- What will I do if a discussion about a controversial topic gets too heated?
- What do I say if a student makes a racist, sexist, or any discriminatory remark?
- How can I create a “safe” classroom where all views are respected?
Each instructor’s response to these questions will be different – and will depend on the specific text, context, and course goals for discussion. But generally speaking, do not ignore these moments. Find ways to “walk into dialogue” about diversity with your students (p. 166).
Create and use ground rules for interaction (Dannels, 2015)
Provide an example of a code of conduct, statement of ethics, or oath of inclusion at the start of the semester as a way to begin communicating with your students about participating in diversity discussions. Consider revisiting these commitments at the start of each discussion to re-create and re-enforce ground rules for interaction. I frequently use the Credo for Ethical Communication endorsed by the National Communication Association. The Oath of Inclusion in the SLU 2016-2017 Student Handbook is another excellent resource to help develop these rules with your students. Ask yourself, “How will I hold myself and others accountable to these commitments during our discussions?” Again, try to be mindful and proactive.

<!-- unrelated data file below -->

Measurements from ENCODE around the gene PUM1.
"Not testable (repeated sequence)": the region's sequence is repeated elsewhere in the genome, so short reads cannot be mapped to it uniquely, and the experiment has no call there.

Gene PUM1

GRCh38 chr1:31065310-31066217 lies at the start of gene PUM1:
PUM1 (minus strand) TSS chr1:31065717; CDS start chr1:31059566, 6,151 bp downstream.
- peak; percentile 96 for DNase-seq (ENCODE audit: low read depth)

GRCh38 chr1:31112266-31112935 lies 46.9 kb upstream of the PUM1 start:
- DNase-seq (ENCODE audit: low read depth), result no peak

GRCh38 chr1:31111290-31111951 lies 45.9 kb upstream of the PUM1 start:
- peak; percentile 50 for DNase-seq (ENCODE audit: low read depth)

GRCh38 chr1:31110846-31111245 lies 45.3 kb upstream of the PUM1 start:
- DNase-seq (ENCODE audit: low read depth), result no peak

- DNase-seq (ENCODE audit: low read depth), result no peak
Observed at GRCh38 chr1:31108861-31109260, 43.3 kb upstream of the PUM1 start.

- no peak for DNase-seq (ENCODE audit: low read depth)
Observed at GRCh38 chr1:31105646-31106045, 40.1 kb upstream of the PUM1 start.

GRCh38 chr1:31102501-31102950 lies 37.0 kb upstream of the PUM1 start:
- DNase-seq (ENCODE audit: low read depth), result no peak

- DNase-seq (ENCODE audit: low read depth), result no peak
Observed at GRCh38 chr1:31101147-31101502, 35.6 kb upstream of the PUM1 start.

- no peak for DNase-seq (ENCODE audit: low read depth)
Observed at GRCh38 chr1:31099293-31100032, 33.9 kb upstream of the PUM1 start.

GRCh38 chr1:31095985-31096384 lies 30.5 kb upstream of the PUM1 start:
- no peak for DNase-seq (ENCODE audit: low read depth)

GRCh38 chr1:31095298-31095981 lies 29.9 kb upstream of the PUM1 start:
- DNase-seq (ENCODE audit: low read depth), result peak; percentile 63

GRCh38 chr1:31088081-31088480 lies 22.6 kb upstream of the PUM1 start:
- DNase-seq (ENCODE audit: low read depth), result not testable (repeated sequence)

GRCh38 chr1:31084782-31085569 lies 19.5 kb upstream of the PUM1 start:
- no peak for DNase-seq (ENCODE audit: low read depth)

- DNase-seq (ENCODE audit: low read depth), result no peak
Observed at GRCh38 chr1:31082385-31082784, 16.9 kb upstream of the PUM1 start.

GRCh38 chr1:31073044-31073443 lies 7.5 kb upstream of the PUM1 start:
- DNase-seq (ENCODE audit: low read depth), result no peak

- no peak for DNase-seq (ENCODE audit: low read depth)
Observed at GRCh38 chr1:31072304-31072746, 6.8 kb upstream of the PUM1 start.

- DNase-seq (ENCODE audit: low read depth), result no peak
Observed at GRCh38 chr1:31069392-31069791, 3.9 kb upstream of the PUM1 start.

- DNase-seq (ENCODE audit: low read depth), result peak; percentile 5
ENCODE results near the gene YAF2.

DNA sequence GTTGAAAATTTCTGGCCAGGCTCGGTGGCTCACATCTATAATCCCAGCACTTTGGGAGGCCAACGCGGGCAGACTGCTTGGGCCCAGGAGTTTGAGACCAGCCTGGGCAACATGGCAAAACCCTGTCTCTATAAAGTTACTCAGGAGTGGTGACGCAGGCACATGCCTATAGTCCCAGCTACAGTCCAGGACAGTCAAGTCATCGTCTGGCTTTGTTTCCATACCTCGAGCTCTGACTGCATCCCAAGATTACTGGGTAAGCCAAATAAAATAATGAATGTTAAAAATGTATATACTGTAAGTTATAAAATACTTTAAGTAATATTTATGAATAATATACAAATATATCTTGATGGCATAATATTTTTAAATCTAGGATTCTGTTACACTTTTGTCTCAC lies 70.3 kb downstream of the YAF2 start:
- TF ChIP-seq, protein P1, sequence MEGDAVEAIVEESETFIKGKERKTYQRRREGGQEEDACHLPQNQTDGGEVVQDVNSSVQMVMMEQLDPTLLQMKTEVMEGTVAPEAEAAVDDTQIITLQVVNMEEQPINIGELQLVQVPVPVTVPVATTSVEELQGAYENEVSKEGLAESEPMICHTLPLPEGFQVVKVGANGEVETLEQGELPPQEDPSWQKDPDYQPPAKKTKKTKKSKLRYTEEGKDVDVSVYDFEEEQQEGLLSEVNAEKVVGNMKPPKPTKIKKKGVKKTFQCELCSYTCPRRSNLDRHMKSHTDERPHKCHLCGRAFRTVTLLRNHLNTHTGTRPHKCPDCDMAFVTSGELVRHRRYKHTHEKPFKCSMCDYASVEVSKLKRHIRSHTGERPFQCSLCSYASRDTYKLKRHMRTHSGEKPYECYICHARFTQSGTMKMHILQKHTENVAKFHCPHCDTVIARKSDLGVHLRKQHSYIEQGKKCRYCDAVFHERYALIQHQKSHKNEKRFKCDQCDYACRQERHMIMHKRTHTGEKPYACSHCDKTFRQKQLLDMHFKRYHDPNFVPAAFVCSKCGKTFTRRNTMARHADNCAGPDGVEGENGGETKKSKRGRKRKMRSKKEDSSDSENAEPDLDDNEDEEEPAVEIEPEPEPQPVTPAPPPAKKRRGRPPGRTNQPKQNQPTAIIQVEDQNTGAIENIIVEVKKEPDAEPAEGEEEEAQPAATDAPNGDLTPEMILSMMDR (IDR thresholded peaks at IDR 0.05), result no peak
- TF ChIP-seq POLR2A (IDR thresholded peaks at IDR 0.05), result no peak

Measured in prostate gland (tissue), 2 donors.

Have students engage in perspective-taking activities (Dannels, 2015)
Throughout the discussion, model and encourage students to “consistently look for and consider various perspectives on an issue” (Dannels, 2015, p. 157). Below are three questions to add to your “facilitation toolkit” to help prompt students to engage in perspective-taking:
- If you were to argue the opposite of what you just said, what would it sound like?
- Can you think of a counterargument to your point?
- How might someone who disagrees with you respond to that statement?
Build in opportunities for reflection and action (Johnson, Johnson, & Tjosvold, 2006)